Beware that schedule and costs of road pricing projects are affected by various factors including legislative outcomes, clarity and specificity of scope, and contracting methods.

Experience from road pricing programs in Europe and Asia

Czech Republic; Germany; Sweden

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Lesson Learned

Congestion pricing programs face political, institutional, and public acceptance challenges and concerns everywhere in the world. Over a 12-day period, from December 7 to 18, 2009, a multidisciplinary scan team from the United States interacted with the experts in Europe and Asia to develop an understanding of factors that contributed to the successful implementation of road pricing. Based on their international experience, the scan team offered the following lessons learned on issues related to procurement vehicles such as public-private partnership (PPP) method of financing and design-build-operate method of contracting.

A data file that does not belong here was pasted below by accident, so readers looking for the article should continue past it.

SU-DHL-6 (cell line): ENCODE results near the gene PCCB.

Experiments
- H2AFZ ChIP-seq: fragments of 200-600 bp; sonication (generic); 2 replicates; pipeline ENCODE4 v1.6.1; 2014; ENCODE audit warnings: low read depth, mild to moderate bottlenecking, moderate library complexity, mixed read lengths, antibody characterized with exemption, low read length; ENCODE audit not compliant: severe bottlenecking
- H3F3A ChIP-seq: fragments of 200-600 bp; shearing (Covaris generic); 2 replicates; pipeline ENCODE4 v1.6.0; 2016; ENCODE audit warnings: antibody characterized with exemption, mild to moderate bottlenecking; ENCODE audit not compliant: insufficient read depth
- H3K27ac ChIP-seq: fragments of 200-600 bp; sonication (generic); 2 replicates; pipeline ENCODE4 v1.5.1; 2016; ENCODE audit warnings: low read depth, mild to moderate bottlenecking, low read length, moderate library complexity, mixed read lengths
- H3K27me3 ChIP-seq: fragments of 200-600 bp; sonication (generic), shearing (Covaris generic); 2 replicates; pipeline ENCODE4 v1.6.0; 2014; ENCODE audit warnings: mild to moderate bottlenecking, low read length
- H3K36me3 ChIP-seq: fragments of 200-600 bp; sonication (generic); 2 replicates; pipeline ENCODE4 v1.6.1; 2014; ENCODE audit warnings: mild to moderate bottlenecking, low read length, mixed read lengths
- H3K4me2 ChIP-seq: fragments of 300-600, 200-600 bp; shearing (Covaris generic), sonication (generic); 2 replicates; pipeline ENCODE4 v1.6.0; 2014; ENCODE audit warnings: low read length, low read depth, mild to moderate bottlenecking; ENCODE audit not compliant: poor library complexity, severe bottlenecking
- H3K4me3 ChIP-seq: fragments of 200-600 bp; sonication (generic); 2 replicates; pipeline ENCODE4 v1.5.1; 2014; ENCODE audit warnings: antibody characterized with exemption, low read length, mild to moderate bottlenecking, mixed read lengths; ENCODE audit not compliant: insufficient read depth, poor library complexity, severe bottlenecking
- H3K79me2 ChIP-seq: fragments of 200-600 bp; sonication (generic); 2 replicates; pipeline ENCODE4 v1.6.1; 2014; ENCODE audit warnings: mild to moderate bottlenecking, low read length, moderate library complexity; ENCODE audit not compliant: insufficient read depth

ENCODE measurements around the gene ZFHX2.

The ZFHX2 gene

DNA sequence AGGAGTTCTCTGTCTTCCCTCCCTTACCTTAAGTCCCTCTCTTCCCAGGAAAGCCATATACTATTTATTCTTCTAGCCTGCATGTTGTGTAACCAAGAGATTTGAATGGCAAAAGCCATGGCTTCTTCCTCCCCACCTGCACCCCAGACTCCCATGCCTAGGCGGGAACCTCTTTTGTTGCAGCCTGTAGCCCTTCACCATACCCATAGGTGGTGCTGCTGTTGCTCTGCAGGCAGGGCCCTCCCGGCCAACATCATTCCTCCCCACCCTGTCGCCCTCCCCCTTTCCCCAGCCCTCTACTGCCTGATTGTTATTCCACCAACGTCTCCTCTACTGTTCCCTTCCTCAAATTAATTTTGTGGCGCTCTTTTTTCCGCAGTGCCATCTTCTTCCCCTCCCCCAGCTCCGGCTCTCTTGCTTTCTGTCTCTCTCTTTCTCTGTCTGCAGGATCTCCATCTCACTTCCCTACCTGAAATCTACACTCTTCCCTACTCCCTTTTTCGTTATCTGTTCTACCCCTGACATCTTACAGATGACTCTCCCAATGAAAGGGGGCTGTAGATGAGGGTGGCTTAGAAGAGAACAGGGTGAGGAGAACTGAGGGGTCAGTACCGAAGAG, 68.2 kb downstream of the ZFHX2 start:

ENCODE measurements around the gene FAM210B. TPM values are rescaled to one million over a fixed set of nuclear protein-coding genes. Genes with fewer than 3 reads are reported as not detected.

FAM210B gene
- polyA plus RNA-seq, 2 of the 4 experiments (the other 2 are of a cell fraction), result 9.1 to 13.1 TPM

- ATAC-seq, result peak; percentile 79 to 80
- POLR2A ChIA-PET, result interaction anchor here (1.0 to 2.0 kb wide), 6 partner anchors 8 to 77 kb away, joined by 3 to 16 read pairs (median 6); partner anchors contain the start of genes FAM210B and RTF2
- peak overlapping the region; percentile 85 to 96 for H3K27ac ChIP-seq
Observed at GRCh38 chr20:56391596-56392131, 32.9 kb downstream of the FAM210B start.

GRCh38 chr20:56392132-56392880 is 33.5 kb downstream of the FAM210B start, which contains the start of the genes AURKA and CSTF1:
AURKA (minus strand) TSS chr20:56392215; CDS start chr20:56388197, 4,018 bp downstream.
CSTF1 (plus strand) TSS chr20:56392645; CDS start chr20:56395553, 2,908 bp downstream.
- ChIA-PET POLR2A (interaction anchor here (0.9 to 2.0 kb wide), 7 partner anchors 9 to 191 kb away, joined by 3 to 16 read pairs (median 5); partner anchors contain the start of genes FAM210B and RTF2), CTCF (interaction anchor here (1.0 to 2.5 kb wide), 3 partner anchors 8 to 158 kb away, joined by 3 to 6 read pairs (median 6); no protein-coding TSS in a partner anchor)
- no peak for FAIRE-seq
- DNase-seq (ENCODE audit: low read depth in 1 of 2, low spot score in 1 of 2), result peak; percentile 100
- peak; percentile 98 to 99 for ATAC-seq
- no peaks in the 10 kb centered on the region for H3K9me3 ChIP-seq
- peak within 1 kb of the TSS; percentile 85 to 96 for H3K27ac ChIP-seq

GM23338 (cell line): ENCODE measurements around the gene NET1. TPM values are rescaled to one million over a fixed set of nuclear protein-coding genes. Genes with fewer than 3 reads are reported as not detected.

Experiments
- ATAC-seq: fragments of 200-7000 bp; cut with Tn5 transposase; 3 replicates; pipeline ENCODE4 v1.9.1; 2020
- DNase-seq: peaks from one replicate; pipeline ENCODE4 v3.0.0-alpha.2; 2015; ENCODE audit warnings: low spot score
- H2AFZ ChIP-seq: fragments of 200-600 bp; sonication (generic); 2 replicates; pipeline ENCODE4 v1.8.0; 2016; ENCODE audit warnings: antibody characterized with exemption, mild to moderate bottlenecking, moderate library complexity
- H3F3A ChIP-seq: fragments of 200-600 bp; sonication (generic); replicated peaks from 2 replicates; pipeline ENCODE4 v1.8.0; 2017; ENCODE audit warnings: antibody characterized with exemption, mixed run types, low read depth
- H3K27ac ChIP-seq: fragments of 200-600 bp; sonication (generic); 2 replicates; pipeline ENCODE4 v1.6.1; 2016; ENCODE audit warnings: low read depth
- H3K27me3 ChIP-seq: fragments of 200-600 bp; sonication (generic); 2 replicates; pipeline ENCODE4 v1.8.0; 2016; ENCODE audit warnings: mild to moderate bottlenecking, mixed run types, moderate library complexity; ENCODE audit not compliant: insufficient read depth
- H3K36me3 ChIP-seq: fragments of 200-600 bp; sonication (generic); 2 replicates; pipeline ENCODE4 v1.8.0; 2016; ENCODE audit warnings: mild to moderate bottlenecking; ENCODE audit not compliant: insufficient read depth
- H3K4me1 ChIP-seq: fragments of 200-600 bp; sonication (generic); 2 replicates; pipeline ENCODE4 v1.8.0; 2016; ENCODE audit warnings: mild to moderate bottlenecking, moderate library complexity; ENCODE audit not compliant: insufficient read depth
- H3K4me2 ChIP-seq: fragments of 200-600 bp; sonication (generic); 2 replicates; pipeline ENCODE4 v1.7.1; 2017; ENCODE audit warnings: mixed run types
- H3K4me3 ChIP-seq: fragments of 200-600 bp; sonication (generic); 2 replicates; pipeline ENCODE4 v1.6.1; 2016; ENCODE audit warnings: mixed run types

• Beware that schedule and costs of pricing projects are affected by various factors including legislative outcomes, clarity and specificity of scope, and contracting methods.

    Stockholm: Stockholm worked with an open-ended scope, which was deemed necessary to deal with the compressed delivery schedule for the trial program and evolving legislation that was not resolved at the time of the procurement. The consequence was schedule delays in the trial startup because of scope changes to access legislative outcomes and high implementation and operating costs.